- Internet Explorer 1.0 released - August 1995. Microsoft decided to get in on the act when its Windows operating system '95 was released. This was the browser that ran exclusively on that.
The most horrible kluge in the history of computing
Brendan Eich (image courtesy of drewm)
CSS1 was introduced in 1995 but had trouble being adopted due to the inconsistencies amongst browsers of the time. Internet Explorer 5 was released in March 2000 and was the first browser to support the almost complete CSS1 specification (it covered 99% of it). It was a year later in 1996 that CSS level one becomes an official recommendation of the W3C.
Dot Com Boom
With the World Wide Web becoming mainstream it was between the years of 1995–2000 that a group of businesses started to change their focus onto the web. Investors started throwing money at anything related to the web; in many cases, if a company was seen to be on the web, then their stock prices would shoot up. This was known as the internet boom which marked the commercial growth of the Internet since the advent of the World Wide Web.
However, as more and more money was pumped into these startups, lots of investors overlooked basic business fundamentals and instead focussed their confidence on the advancements in technology in the hope that they would one day see a return on their investments. Unfortunately this wasn't the case and the collapse of the dot com bubble between 2000-2001 was inevitable.
Nasdaq (image courtesy of growingrich.net)
Although many companies were hit by this some are still around to tell the story today. Websites such as E-bay, Amazon and Google all survived the collapse of the dot com bubble.
The original form of anything resembling any type of social network that we know today was a bulletin board system (BBS). Its basic concept can described as:
Once logged in, a user can perform functions such as uploading and downloading software and data, reading news and bulletins, and exchanging messages with other users, either through email, public message boards, and sometimes via direct chatting. - Wikipedia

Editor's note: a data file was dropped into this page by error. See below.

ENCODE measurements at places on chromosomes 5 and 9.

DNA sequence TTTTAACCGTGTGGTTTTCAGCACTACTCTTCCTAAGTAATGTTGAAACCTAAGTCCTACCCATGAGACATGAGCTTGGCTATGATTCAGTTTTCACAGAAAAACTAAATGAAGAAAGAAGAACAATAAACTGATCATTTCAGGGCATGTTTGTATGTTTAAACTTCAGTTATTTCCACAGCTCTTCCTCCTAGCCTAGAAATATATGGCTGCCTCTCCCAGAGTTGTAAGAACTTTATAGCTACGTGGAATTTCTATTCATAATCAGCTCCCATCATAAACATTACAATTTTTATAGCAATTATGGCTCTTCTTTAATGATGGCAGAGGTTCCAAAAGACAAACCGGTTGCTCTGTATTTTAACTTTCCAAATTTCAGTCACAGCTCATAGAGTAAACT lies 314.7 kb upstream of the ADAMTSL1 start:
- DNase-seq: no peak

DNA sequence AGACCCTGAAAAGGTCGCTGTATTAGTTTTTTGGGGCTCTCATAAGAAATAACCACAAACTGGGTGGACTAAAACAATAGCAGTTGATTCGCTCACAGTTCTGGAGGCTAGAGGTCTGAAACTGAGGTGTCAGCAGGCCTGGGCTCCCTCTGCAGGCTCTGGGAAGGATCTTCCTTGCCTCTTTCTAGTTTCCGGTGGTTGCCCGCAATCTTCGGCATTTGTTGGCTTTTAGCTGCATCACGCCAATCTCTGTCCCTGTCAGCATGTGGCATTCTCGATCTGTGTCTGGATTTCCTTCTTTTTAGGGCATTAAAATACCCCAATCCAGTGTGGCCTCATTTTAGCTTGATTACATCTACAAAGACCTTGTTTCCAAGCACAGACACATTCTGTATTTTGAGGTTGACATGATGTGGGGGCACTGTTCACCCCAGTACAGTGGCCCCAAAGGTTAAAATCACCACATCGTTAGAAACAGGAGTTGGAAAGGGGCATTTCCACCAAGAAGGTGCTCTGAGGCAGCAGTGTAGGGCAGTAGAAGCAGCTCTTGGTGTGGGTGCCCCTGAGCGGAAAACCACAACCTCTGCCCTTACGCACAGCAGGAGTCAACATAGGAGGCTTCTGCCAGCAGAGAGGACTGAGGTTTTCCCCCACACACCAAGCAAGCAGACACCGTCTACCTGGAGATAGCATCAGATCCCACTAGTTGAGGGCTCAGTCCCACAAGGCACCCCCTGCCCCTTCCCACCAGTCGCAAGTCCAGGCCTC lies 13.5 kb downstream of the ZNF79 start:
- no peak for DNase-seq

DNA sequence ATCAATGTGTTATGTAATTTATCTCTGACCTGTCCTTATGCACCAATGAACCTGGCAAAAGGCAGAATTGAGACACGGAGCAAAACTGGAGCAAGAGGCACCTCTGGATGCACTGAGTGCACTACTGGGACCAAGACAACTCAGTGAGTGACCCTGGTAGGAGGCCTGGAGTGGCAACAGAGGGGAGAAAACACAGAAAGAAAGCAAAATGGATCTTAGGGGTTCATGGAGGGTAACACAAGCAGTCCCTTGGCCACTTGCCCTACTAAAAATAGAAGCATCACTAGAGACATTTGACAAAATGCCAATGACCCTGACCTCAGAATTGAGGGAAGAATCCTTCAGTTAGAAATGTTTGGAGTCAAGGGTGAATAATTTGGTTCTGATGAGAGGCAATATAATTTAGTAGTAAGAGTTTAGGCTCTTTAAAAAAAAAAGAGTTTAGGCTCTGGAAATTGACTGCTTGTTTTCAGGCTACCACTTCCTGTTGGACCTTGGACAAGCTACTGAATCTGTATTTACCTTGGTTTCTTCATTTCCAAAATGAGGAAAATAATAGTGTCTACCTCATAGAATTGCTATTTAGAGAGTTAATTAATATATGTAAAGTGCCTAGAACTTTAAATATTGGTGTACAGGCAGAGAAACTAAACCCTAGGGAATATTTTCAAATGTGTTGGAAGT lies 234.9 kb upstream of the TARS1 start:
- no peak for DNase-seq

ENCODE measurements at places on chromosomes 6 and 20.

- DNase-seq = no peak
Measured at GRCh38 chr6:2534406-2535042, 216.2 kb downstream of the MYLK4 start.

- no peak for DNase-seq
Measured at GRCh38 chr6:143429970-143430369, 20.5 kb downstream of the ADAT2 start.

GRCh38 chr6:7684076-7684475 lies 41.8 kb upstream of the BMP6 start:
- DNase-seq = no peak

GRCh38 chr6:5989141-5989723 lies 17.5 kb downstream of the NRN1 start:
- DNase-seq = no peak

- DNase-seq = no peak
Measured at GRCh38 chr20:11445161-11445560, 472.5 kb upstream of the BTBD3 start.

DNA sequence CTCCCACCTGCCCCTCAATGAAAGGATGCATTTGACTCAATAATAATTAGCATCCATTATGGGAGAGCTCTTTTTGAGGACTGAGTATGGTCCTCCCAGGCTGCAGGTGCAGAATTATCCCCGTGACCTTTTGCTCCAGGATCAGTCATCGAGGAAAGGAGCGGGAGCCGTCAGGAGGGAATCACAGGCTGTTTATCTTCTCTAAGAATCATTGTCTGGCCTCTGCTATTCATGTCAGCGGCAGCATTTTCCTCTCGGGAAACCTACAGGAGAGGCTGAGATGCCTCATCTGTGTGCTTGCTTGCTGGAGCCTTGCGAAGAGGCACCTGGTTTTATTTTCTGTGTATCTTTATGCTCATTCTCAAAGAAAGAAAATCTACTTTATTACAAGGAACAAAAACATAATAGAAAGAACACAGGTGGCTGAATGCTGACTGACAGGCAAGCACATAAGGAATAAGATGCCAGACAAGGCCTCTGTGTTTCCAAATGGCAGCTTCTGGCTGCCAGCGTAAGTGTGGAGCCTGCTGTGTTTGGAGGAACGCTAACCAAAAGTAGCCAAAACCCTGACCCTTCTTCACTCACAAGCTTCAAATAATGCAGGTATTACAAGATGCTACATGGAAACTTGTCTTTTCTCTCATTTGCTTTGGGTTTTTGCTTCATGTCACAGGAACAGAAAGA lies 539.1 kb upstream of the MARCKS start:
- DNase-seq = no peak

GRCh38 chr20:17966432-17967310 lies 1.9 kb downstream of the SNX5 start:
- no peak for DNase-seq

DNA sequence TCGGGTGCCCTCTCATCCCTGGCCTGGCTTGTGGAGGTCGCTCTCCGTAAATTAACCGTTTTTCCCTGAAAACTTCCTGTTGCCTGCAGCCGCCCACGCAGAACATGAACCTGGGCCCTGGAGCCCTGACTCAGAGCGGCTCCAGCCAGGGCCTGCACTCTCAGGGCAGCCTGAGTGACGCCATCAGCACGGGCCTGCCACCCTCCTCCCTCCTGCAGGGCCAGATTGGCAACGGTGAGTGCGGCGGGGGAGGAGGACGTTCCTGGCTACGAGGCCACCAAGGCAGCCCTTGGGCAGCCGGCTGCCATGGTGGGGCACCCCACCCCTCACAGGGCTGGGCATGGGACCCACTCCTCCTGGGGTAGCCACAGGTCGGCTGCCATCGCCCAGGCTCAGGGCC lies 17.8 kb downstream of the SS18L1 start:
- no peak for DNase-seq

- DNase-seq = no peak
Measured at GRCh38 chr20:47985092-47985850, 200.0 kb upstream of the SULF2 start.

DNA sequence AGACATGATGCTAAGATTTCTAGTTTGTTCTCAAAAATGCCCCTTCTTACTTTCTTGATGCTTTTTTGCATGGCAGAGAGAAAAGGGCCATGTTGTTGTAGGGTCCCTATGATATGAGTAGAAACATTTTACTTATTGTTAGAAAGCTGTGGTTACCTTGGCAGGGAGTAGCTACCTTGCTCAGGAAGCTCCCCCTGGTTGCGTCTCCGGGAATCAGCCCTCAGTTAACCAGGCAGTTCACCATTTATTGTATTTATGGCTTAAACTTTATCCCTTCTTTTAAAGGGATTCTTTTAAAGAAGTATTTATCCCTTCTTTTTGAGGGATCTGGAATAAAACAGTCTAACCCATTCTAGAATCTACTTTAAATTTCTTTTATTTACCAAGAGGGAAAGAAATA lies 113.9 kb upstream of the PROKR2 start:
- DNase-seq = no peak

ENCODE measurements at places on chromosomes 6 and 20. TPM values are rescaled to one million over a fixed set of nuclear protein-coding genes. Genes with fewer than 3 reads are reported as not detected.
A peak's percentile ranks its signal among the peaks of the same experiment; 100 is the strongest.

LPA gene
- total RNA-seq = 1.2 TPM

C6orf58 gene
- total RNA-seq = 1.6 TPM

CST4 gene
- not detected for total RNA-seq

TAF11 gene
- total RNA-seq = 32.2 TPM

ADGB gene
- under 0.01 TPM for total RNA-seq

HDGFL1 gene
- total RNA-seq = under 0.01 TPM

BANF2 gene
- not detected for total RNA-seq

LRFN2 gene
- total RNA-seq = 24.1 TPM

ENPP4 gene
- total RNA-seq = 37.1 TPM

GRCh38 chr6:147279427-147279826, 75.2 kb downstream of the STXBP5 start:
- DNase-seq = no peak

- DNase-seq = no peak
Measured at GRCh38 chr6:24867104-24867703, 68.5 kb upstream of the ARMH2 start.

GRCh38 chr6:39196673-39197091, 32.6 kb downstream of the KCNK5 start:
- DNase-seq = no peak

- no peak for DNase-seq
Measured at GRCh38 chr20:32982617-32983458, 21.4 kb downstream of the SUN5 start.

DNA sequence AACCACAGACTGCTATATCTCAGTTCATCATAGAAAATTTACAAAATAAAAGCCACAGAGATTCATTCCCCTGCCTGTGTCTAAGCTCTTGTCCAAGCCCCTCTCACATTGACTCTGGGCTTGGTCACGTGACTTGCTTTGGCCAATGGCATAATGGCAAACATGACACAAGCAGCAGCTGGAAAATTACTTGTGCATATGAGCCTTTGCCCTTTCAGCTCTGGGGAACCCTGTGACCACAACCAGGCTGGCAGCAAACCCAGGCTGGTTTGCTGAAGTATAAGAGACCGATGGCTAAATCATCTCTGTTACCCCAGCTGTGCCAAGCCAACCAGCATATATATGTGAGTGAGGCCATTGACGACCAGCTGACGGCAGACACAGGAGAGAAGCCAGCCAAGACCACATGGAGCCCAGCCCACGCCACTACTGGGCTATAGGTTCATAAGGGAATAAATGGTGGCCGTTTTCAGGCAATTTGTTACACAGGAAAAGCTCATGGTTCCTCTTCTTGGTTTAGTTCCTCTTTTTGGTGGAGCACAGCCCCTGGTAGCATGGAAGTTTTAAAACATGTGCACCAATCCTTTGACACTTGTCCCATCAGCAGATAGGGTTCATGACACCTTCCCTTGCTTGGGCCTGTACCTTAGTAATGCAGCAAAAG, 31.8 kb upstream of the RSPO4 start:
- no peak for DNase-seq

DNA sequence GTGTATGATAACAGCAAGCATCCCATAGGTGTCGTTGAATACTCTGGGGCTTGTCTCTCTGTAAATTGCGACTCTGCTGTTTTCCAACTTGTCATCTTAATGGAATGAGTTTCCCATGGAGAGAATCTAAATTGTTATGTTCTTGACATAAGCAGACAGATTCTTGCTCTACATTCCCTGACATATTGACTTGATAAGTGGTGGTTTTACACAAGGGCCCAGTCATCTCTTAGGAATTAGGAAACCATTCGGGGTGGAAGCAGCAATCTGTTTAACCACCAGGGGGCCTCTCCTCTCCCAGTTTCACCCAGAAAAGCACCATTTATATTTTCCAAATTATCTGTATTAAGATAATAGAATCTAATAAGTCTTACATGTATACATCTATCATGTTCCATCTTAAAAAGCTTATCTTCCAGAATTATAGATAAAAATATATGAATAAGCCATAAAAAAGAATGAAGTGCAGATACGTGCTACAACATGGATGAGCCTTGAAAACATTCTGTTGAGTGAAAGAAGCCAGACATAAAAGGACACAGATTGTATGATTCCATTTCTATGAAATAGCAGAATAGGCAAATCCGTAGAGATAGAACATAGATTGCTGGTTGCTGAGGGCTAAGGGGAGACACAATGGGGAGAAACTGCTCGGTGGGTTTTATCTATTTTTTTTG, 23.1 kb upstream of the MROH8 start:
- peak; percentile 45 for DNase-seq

By the turn of the millennium the race was on to become the world's most popular social network.
Social networks became especially popular on the web between the years of 1995-2000. More importantly, an internet company in the States paved the way for social networks as they are known today. AOL had features that you might see on many modern social networks today, such as member profiles and forums where users could chat about any kind of subject that they chose.
It wasn't until around 2002 that the race to become the worlds most popular social network began. Sites like Friendster, LinkedIn and myspace popped up. Friendster was arguably one of the most popular original sites boasting three million users just a year after its launch. However, competitors soon overtook Friendster, Myspace launched in 2003 and was soon gaining popularity as the world's most popular social networking site.
If any social networking website has revolutionised the way that we socially interact on the web, that accolade has to go to Facebook. Facebook managed to set itself apart from its competitors by coming up with innovative features and executing smart business decisions.
The Chronicles of Facebook’s Developer Platform [Infographic]